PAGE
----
Coaching is an integral component of the Higher Education Leadership and Management (HELM) leadership development approach.
The final ENGAGE session for the year – facilitated by HELM senior associate Professor Birgit Schreiber – examined the role of coaching, its impact and relevance, the difference between mentoring and advising and how it has helped accelerate change in higher education.
Professor Denise Zinn (right), Programme Leader for HELM’s Women in Leadership Programme and previously the Deputy Vice Chancellor: Learning & Teaching at Nelson Mandela University, said she believed that coaching is particularly pertinent and necessary when it comes to higher education leadership. It is the kind of support that those moving up in the system need. However, she admitted that coaching had a bad rap in the past, often with a good reason.
She began by explaining that promotions come with their own set of problems – the higher you go on the leadership ladder, the fewer people you have to talk to.
“As your new role starts to encompass more responsibility, you find you are sometimes quite alone. You have to think very carefully about who you share things with, and who is available to talk with you,” she said, referring to issues of confidentiality – cautioning against being perceived as favouring some subordinates if you confide in them.
“The challenges become more complex; you’re having to think far more broadly and far more deeply about so many more things. You’re having to use your brain in different ways. You’re having to not only cognitively think about the issues but you’re also having to think about how to fix people, people’s circumstances and your own reactions to their situations and behaviours. But, essentially, you remain a human being dealing with other human beings in order to get the work done. Often, you find that some aspects of your humanity get lost and are often overshadowed.”
Professor Zinn reiterated just what it meant “being the boss”:
- Responsible for everything
- Knowing how everything works
- Not making mistakes
- Knowing all the answers and coming up with solutions
- Holding the purse strings
- Not having a life outside work
- Not showing vulnerabilities
“This leads to people feeling overwhelmed and this is where a coach can be essential,” she said, emphasising the importance of finding the correct coach.
“Coaching in the past sometimes got a bad name. Sometimes the coach you were sent to, did not have the training needed to move you from where you were to where you wanted to be. You had coaches who dealt with performance management and you were instructed to do the following things or else you would be forced out of your position or into a disciplinary process. This is not how we should regard coaching,” she reiterated.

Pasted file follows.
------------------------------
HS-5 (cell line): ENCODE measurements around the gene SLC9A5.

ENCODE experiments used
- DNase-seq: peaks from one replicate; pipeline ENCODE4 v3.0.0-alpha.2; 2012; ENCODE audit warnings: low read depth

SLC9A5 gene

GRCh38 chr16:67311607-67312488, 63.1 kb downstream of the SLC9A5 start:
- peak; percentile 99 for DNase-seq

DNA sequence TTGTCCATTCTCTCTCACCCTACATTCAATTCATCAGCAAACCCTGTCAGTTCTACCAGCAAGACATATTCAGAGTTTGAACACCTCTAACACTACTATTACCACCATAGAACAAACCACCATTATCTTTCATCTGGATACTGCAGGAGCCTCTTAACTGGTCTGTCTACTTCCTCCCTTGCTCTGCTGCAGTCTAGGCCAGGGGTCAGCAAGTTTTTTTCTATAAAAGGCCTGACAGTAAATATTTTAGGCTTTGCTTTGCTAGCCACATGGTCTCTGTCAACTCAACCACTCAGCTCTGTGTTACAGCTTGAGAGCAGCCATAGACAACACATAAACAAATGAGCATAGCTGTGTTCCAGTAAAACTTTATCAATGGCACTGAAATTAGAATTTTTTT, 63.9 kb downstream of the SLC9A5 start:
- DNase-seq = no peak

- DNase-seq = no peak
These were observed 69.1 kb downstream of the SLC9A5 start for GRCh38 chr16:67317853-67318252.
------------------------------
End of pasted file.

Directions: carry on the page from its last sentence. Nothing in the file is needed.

She then listed and explained what qualities and approaches a coach should take:
- Open, interested and curious with a listening ear
- Honest but not brutal
- Enlarging perspectives
- Pushing and clarifying boundaries
- Changing old habits
- Finding new ways
- Confidentiality is all important
It begins with one’s role and what one aims to achieve
Coaching has – and should be – used in higher education leadership to develop and to transform.
“All coaching is about learning and therefore I think all learning is about transforming. It is about changing how you think, changing how you are and changing how you behave.”
It all begins, she says, with examining yourself as a leader, your role and what you want to achieve.
“You need to develop a self-awareness of who you are, of how you are and how you show up and why. Then you need to look at who you want to be and what you want. It is about an understanding of self and others; self in relation to others, relationships and systems.
“Coaching provides a safe and confidential space where a person can really look at themselves and the way they behave while allowing themselves to be vulnerable and then to face up to those vulnerabilities and look at how to share them.”
She believed that it was detrimental to not prescribe coaching to people feeling overwhelmed when stepping into a new position. This often happens when individuals are promoted from an academic teaching position to a leadership /managerial position. Often their concerns are either just ignored, or they are sent on training courses that do not address the issue or help the incumbent make sense of what is happening.
“We tend to ignore the people issues that come with being a leader. You just have to fly by the seat of your pants, make mistakes, make enemies, often make faux pas and then pick yourself up and just carry on.” She said staff should be able to seek support and the services of a coach. Available staff development budgets should allow individuals ascending the leadership ladder to develop themselves and their resilience, in partnership with a coach, Professor Zinn said in closing.
Added Dr Birgit Schreiber (left): “What was so striking during this coaching engagement is how it highlighted that we literally fail to notice what we don’t notice, how limited we are in our visual field and how we often only see things from our own vantage point and how narrow this lens can be. When I consider another person’s version and vision of me, I grant that they have a voice, a right and a validity to their perception of me. It is not only me in a situation and I have to acknowledge that and my limitations. It allows others to have a version that is equally as valid as mine is. All this makes me a better and more present person.”
She thanked all those who have participated in the ENGAGE sessions during the year and those who helped organise them. This series of intellectual engagements and conversations about trending topics in higher education will start again in the first quarter of 2023.
Janine Greenleaf Walker is a contract writer for Universities South Africa.